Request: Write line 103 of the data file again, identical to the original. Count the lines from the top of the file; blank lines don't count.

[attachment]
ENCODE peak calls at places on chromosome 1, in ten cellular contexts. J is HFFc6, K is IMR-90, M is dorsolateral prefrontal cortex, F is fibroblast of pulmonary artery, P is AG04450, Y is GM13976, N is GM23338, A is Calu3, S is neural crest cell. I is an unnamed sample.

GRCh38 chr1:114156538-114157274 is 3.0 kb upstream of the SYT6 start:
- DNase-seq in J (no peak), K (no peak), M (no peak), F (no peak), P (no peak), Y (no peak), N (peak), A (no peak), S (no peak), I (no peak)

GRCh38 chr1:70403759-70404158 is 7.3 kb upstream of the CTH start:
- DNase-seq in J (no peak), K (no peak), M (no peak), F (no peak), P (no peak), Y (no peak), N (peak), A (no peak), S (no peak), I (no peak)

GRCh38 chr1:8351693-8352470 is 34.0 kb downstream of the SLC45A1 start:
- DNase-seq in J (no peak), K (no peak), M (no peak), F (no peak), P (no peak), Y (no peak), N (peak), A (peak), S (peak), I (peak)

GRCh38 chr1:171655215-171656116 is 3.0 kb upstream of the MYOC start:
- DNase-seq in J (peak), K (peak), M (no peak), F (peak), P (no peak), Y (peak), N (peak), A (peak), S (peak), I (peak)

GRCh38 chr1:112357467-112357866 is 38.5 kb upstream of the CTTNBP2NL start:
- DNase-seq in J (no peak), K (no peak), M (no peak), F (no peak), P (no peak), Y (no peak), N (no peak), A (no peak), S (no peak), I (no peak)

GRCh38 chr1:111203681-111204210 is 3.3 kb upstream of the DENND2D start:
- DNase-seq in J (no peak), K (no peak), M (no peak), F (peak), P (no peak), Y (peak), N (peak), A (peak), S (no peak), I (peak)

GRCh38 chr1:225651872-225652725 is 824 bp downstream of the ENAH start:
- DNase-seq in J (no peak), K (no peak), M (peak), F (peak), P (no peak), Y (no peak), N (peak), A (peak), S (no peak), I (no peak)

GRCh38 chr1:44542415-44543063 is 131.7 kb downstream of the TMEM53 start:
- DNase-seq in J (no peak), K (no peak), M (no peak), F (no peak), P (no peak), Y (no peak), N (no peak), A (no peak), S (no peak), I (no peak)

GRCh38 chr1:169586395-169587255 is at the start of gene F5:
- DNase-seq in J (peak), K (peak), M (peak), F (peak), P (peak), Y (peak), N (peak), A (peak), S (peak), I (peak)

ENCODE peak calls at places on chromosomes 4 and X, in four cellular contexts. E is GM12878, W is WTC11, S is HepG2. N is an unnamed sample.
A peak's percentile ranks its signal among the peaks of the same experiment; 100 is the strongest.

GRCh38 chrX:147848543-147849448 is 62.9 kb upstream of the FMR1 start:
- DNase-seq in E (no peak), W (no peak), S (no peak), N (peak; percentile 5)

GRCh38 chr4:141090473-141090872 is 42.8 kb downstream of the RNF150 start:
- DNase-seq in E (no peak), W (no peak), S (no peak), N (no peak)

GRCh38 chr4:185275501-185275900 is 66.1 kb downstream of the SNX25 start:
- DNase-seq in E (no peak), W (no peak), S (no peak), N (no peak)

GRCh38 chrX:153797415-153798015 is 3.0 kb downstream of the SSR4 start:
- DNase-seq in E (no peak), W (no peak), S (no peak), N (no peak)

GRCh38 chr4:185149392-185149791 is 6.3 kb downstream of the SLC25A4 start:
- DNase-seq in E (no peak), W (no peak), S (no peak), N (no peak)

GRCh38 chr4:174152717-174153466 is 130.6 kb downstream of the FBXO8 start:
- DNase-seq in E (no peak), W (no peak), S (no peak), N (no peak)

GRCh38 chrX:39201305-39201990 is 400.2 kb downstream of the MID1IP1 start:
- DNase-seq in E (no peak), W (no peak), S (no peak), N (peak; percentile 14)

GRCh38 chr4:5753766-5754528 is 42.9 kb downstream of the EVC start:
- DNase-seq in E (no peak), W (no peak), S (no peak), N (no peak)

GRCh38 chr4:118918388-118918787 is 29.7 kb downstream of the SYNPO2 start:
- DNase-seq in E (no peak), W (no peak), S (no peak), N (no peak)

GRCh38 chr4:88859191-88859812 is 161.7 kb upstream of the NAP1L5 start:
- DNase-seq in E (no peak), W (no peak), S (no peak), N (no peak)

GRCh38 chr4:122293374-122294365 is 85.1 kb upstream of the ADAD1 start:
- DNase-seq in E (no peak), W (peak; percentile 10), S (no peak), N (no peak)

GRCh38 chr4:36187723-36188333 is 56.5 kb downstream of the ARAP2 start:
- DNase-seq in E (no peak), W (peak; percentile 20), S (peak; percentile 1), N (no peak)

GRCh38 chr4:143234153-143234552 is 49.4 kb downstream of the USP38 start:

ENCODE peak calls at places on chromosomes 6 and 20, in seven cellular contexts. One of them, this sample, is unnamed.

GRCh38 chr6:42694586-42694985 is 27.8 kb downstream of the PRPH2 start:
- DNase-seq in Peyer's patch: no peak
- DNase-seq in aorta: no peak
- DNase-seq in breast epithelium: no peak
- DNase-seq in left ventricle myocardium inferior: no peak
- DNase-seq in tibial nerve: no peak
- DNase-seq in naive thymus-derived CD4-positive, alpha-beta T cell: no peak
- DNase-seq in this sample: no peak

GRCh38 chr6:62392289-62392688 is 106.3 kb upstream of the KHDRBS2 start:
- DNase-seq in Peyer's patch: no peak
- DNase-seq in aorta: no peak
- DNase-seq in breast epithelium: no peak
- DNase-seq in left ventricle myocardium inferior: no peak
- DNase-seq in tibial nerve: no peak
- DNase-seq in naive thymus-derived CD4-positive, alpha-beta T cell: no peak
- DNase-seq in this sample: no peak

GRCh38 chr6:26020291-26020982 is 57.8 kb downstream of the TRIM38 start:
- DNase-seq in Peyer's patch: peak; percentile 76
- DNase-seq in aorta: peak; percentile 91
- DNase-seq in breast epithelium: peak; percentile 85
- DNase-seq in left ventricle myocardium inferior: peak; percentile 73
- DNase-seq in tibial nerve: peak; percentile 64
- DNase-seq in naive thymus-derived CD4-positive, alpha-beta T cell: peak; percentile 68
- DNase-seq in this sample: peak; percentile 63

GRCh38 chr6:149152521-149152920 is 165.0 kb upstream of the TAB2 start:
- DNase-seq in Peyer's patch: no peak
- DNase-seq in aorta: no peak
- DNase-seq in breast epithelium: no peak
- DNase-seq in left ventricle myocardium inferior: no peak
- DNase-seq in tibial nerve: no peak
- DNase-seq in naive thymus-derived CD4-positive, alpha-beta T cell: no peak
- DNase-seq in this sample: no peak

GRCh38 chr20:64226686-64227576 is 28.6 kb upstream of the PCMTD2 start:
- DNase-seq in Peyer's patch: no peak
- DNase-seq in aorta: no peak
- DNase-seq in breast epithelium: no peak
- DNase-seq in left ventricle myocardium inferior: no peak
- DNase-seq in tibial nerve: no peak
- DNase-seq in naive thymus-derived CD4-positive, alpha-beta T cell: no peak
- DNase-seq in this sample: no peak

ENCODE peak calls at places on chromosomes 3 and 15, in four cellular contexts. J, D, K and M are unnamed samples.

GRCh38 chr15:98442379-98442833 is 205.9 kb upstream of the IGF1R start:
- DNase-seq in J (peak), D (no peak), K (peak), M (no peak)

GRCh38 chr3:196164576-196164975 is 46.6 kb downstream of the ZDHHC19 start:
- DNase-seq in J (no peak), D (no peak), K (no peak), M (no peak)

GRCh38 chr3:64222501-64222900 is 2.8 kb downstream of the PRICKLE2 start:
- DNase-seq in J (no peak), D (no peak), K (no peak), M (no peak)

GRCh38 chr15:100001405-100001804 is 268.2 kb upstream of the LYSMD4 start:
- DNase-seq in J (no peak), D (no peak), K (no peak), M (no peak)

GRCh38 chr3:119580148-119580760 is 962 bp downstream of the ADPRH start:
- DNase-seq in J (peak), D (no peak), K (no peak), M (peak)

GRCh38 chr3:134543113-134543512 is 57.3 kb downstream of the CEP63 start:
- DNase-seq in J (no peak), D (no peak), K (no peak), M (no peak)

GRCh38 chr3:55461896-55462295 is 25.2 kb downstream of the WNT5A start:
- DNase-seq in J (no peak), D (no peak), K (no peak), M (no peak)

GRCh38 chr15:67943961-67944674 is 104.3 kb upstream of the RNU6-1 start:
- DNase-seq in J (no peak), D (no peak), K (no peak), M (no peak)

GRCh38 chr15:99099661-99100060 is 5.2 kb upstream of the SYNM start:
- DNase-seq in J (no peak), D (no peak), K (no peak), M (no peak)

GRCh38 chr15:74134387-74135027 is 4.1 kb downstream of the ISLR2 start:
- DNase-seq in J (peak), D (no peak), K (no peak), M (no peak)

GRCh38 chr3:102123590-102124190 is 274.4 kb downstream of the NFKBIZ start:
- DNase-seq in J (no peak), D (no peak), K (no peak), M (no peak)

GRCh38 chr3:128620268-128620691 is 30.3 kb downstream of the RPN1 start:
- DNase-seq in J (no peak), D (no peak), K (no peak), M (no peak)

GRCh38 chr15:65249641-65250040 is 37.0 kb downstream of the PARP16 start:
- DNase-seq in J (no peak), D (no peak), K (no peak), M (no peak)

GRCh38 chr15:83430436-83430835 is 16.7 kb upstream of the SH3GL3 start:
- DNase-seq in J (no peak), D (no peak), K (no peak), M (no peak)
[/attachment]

GRCh38 chr15:67943961-67944674 is 104.3 kb upstream of the RNU6-1 start: